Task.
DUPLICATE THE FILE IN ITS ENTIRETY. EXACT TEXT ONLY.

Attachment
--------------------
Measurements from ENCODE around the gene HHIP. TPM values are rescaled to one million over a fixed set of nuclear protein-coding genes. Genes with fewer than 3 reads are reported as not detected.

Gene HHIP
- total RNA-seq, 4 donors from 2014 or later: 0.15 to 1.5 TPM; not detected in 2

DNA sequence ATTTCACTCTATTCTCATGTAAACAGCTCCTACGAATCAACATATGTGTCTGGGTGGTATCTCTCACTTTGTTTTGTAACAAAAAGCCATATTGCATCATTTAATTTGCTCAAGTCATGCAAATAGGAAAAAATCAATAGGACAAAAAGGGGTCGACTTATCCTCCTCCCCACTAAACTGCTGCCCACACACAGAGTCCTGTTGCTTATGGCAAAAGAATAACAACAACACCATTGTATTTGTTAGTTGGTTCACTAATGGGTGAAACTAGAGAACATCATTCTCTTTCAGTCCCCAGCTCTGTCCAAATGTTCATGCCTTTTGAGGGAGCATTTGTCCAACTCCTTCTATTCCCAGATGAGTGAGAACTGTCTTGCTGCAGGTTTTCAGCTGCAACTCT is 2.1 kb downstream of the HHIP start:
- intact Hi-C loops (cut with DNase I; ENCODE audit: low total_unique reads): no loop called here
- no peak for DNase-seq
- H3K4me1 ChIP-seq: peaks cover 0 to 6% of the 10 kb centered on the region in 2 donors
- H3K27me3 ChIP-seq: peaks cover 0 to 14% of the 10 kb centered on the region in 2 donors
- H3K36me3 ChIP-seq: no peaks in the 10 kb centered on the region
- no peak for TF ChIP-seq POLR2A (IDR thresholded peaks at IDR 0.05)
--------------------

Measurements from ENCODE around the gene HHIP. TPM values are rescaled to one million over a fixed set of nuclear protein-coding genes. Genes with fewer than 3 reads are reported as not detected.

Gene HHIP
- total RNA-seq, 4 donors from 2014 or later: 0.15 to 1.5 TPM; not detected in 2

DNA sequence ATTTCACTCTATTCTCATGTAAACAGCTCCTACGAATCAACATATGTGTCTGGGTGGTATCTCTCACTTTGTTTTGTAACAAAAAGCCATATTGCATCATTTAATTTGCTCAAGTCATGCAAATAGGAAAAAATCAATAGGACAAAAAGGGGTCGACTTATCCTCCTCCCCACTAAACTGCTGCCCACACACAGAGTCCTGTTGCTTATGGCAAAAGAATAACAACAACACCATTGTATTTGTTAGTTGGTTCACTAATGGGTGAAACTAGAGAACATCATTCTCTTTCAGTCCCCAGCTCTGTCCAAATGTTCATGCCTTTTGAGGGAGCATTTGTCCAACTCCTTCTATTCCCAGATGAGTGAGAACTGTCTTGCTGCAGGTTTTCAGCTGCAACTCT is 2.1 kb downstream of the HHIP start:
- intact Hi-C loops (cut with DNase I; ENCODE audit: low total_unique reads): no loop called here
- no peak for DNase-seq
- H3K4me1 ChIP-seq: peaks cover 0 to 6% of the 10 kb centered on the region in 2 donors
- H3K27me3 ChIP-seq: peaks cover 0 to 14% of the 10 kb centered on the region in 2 donors
- H3K36me3 ChIP-seq: no peaks in the 10 kb centered on the region
- no peak for TF ChIP-seq POLR2A (IDR thresholded peaks at IDR 0.05)